How Oracle and The World Bee Project are Using AI to Save Bees

14 January 2019

Oracle recently announced a partnership with the World Bee Project to leverage cloud technologies to better understand the decline in bee populations globally and devise innovative strategies to help farmers manage bee and pollinator habitats. I sat down with Andy Clark, Design Innovation Director for the Cloud Platform Innovation team to tell me more about the project.

Justin: Tell me about the Cloud Platform Innovation Team at Oracle and what kinds of projects you focus on.

Andy: The Cloud Platform Innovation Team at Oracle is a newly formed group, based in the UK, which works with customers across industries who are trying to innovate with cloud technologies but are struggling to execute their ideas in reality. We leverage a “design thinking” approach to unearth specific business needs that our customers are trying to meet and then work closely with our customers to frame the business challenge and ideate potential solutions. We then build specific prototypes which the customer tests in their market to prove the business value.  In parallel to our work with clients, we work on a number of broader innovation projects that showcase the power of Oracle technologies, including the Bloodhound Project, and now the World Bee Project.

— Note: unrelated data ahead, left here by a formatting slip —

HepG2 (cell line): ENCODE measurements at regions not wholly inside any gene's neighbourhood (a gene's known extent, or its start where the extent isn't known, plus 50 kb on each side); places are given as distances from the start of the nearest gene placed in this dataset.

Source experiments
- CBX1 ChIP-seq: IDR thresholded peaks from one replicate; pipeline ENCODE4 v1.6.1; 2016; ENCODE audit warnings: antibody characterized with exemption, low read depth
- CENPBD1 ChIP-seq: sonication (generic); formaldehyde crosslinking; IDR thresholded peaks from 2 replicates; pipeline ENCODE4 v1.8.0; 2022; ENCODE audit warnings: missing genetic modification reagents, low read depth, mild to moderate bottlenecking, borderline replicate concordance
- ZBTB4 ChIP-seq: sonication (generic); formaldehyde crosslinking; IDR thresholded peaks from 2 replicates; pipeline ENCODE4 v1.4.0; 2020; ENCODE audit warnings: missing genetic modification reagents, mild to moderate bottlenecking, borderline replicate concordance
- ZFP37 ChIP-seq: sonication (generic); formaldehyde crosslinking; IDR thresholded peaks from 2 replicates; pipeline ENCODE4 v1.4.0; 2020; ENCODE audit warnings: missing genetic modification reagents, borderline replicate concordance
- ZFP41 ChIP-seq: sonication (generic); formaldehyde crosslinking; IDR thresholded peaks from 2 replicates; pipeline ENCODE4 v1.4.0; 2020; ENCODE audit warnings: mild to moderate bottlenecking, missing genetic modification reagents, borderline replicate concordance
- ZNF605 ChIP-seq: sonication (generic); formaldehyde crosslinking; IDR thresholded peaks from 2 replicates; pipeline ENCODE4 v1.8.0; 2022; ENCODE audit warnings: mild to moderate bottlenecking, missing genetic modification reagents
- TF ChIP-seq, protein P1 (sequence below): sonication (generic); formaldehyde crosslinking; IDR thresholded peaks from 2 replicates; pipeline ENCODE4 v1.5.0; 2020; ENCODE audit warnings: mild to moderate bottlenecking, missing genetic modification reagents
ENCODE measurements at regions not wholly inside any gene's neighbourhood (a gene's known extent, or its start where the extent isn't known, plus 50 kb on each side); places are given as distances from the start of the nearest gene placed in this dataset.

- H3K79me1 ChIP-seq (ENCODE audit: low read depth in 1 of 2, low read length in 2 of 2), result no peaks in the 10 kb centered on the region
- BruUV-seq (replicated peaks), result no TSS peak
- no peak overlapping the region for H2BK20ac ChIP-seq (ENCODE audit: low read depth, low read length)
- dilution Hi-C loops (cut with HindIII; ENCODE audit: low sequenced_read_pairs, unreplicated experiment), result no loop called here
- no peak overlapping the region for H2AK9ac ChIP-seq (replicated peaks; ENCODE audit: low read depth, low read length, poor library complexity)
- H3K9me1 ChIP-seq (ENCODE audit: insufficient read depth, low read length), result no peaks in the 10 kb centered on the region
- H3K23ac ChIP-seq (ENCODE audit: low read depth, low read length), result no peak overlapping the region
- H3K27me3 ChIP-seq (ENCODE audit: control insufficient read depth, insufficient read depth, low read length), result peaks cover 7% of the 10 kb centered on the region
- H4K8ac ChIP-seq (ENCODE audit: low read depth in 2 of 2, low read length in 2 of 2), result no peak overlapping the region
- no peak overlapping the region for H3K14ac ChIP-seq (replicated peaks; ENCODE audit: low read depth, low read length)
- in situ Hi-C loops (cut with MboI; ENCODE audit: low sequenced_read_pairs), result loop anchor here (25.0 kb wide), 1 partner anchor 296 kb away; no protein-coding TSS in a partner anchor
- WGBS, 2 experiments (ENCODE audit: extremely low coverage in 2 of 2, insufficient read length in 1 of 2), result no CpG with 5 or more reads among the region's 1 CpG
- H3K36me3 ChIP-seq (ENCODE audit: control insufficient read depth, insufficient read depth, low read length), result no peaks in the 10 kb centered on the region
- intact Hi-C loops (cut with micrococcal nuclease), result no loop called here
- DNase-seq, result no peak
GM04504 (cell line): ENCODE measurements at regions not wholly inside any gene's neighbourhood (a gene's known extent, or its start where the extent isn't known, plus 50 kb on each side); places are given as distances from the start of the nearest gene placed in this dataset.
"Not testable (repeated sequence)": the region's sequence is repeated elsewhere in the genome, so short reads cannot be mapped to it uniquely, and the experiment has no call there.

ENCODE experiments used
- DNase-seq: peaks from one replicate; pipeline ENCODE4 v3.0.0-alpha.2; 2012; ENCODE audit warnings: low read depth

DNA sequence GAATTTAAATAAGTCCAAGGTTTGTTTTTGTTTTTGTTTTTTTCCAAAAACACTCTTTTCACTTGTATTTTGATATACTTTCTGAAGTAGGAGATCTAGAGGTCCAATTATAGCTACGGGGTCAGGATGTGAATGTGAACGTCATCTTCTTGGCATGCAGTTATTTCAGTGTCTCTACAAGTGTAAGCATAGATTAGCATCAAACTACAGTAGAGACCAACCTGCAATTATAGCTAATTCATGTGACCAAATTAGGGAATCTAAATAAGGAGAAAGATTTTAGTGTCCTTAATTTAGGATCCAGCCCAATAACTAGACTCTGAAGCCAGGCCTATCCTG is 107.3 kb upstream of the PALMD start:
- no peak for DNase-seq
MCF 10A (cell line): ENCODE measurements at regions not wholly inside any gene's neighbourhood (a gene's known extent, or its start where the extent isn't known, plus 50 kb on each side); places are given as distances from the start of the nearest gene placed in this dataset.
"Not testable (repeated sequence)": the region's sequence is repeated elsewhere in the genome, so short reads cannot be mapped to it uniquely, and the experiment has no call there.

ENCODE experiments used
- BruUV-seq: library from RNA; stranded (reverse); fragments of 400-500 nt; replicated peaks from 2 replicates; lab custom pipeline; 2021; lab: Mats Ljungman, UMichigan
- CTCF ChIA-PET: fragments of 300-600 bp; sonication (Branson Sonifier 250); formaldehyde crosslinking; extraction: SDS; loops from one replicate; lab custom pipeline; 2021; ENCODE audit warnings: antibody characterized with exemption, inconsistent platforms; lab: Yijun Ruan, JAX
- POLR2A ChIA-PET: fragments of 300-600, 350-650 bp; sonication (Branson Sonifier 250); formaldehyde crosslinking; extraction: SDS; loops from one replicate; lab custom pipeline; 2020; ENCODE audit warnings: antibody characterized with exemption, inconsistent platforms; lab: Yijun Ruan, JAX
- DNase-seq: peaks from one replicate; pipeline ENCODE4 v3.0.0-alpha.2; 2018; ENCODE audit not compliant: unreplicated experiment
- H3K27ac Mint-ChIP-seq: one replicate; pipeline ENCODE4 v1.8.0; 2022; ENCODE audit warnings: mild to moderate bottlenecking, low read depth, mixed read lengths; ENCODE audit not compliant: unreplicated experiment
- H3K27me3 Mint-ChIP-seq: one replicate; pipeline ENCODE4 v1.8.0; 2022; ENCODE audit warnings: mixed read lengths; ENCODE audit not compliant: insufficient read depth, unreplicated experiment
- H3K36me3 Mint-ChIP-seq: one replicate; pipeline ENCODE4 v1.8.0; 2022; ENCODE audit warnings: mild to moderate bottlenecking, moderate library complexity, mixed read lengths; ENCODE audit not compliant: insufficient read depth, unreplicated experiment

Justin: What is the World Bee Project? What are they trying to accomplish?  

Andy: We’ve all heard the news that there is a problem with the decline in bees, but most people don’t really know what that means or how severe the impact is. Around 77% of the world’s food supply depends on pollinators (bees, butterflies, etc.) In addition, pollinators play a primary role in the reproductive cycle of plants and trees by spreading pollen and seeds. It’s not just about the food we eat, but the air we breathe and our entire ecosystem.

The mission of the World Bee Project is to increase food security and livelihoods by combining AI and sensor systems with world-leading bee research to provide farmers and the general public with the knowledge and solutions they need to foster healthy habitats for pollinators. The project is led by Sabiha Malik, who has brought together government agencies, leading researchers, and the private sector to attack this problem from all fronts. Our team started working with Sabiha last summer to map out the right technology stack to help attack this problem using the latest emerging cloud technologies.

Other News:

WORLD BEE DAY 2020

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The World Bee Project launched the World Bee Count 2020 on 20 May with the aim of amplifying the importance of pollinators through social media sharing. People everywhere were invited to take a picture of the nearest pollinator they could find and upload it to an interactive Global Pollinator Map, using a free mobile World Bee Count app.

World Bee Day: How to collect big data (on tiny creatures)

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The World Bee Project and Oracle are working together to study the secret life of bees—and that means a network of hive sensors, AI, and some serious cloud-computing clout. As a child, Sabiha Rumani Malik would listen to the bees. She recalls hearing them buzzing...

How Artificial Intelligence, IoT And Big Data Can Save The Bees

How Artificial Intelligence, IoT And Big Data Can Save The Bees

Modern agriculture depends on bees. In fact, our entire ecosystem, including the food we eat and the air we breathe, counts on pollinators. But the pollinator population is declining according to Sabiha Rumani Malik, the founder and executive president of The World...